It’s likely that 2011’s batch of freshmen will be greeted by some professors who have a pretty low opinion of today’s students.
The common view is that students are much less prepared for college today, that standards are far lower and that freshmen have a shorter attention span each year.
But, according to Brent Bell, a researcher at the University of New Hampshire, students shouldn’t take their professor’s condemnations too seriously, because: Professors have almost always felt this way, and it simply isn’t true.
Bell recently authored “What Do You Expect From Millennials?” in the Journal of College Orientation and Transition, in which he takes this prevailing view head-on.
“My first year of teaching, I was shocked at how poorly my students were writing; but then I had the experience of finding my old papers from undergrad. I realized that I had improved dramatically over a period of time, but had remembered myself as a much better writer,” he explains. “For teachers, it truly feels like the students are much less prepared. But I found that this sentiment was pretty consistent right back to the early 1900s.”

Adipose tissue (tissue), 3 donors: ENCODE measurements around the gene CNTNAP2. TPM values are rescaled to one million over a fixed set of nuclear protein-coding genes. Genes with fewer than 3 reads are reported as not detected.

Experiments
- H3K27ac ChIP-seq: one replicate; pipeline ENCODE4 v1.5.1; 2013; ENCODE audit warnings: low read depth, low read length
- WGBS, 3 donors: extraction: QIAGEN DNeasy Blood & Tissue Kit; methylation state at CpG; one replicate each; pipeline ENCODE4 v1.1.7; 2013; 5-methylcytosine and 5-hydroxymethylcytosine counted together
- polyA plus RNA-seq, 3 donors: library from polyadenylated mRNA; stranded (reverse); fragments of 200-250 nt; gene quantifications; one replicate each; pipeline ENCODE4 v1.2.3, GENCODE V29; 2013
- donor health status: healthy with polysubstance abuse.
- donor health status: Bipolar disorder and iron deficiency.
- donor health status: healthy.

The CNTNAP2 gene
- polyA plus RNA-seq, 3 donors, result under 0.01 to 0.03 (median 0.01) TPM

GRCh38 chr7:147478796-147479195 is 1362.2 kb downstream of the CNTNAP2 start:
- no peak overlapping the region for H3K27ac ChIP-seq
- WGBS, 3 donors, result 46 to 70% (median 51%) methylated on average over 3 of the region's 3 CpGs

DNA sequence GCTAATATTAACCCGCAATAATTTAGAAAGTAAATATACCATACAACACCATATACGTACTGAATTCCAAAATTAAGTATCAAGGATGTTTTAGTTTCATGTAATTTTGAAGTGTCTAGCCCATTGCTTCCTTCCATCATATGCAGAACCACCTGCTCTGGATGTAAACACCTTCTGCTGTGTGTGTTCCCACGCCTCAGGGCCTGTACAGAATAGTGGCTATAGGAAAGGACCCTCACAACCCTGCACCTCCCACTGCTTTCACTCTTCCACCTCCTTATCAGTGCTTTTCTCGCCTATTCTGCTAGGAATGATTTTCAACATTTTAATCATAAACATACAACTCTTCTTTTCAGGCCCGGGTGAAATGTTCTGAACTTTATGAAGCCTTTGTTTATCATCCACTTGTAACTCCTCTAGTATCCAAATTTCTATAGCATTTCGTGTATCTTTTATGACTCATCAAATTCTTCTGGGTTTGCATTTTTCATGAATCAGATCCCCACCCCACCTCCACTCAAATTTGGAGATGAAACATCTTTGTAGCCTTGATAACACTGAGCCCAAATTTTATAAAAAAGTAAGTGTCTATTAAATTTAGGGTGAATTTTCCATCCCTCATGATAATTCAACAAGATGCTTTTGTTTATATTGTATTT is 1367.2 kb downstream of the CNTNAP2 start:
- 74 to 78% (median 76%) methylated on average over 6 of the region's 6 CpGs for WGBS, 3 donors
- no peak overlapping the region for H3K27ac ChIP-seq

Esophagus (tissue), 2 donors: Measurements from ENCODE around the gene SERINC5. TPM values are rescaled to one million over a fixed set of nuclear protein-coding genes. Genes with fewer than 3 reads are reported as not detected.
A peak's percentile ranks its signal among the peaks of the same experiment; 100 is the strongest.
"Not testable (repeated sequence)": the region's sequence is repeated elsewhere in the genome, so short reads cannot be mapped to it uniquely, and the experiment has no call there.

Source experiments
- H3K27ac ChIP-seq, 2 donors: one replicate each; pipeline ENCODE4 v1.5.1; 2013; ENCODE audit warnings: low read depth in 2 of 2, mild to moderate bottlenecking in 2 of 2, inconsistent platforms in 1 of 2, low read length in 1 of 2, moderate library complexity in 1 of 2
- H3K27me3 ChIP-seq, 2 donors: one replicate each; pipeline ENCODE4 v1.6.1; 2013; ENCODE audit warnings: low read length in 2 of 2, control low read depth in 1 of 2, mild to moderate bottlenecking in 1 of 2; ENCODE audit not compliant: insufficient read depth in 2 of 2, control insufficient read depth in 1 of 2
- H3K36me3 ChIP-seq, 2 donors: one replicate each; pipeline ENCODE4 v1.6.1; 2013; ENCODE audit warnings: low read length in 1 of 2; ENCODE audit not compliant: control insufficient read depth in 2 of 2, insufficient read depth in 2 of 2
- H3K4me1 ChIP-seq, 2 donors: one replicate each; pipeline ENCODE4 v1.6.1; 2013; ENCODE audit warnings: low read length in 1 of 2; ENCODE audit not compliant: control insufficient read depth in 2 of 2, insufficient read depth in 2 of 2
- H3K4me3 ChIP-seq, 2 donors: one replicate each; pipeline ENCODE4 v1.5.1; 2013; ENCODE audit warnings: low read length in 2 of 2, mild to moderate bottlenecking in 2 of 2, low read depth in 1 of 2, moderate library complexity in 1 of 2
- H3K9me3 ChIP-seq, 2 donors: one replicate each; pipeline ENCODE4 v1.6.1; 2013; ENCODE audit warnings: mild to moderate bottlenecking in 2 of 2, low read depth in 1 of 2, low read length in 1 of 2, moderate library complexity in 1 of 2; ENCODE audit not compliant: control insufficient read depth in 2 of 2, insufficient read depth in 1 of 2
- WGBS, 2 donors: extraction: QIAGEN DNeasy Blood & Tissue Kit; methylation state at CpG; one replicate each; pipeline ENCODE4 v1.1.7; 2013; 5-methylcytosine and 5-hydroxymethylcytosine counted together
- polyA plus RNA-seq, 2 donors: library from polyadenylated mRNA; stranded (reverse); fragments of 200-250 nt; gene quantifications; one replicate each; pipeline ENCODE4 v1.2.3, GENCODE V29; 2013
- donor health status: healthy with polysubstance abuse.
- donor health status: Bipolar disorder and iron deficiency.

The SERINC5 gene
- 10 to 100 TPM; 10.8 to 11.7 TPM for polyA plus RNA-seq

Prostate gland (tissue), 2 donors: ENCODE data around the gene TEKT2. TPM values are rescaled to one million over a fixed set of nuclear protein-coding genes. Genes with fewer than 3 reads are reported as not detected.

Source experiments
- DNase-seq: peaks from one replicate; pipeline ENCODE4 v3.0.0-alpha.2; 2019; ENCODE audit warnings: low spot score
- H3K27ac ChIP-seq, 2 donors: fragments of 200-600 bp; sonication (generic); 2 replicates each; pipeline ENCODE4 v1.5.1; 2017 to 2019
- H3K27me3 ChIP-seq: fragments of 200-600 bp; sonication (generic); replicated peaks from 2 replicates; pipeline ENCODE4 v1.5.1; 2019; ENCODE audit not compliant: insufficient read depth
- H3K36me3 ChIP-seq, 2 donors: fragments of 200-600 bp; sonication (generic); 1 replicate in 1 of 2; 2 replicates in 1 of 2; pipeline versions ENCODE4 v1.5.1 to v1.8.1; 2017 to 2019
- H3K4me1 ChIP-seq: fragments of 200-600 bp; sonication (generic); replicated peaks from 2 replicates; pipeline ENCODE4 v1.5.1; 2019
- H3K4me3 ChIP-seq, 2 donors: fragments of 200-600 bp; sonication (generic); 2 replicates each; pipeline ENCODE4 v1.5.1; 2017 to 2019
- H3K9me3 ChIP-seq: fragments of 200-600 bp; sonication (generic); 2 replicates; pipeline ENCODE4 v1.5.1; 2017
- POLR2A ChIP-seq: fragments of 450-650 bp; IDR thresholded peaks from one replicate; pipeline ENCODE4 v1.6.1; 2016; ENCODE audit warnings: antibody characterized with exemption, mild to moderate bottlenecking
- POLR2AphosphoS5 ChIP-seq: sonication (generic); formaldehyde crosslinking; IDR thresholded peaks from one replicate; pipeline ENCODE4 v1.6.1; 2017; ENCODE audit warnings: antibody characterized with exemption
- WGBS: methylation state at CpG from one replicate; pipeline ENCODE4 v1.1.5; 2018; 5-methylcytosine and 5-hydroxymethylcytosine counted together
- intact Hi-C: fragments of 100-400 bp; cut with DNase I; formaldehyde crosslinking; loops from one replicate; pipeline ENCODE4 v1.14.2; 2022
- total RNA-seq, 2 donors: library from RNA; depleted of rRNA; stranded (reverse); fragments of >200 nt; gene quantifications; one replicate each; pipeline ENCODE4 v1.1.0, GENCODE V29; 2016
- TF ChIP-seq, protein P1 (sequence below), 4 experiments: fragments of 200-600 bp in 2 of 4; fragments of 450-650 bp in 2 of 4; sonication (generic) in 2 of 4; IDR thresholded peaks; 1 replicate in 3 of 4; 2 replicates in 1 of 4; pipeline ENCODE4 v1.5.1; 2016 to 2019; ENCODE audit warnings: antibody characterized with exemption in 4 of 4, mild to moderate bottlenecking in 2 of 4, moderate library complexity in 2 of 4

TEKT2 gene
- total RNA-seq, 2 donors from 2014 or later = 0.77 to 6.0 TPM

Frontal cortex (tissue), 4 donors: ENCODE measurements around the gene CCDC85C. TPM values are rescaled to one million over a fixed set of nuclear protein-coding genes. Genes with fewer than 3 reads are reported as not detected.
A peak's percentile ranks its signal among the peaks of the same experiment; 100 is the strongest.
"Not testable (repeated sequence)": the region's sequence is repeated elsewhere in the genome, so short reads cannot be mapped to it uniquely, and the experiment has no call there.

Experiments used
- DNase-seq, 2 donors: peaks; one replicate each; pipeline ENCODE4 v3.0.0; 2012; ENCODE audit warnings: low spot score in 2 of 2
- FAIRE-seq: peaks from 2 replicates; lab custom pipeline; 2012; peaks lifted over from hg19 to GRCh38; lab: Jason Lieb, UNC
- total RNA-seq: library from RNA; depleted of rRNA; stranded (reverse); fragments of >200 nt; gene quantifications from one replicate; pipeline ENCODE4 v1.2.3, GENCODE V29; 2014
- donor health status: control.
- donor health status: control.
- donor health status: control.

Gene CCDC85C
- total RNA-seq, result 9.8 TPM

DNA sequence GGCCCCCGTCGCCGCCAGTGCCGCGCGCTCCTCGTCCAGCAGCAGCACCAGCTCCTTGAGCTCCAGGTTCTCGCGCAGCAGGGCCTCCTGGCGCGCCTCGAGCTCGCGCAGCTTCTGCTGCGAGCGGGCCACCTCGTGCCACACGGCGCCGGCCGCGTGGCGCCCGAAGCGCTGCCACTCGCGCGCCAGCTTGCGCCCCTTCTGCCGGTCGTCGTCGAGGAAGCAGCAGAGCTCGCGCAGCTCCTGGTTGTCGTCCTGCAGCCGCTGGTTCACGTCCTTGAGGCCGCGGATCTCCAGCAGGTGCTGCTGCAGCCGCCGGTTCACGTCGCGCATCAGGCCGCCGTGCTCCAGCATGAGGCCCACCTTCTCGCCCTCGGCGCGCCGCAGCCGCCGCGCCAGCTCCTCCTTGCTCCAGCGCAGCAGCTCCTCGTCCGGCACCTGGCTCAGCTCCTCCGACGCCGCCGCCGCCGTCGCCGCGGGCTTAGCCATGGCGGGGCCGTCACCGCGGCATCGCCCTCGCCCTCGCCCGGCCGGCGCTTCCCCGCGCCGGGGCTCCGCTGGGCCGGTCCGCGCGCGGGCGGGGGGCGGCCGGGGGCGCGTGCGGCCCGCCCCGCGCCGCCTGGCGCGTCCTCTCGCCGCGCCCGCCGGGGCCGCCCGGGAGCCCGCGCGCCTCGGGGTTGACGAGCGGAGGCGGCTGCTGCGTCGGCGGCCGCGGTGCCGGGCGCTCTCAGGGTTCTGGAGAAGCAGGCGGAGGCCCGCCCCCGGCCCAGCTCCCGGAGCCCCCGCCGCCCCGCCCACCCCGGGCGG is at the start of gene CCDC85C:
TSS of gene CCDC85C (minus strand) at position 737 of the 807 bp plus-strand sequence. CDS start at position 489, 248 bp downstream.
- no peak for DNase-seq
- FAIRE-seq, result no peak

Ultimately, after the initial typically rough first semester, Bell found that today’s college students are doing about the same quality of work — and maybe even better — than their predecessors.
“The best criticism of that is grade inflation — students aren’t held to the same standards,” he says. “But if you look at the SAT over the years, the scores have stayed pretty much the same — and that’s with far more students taking the test.”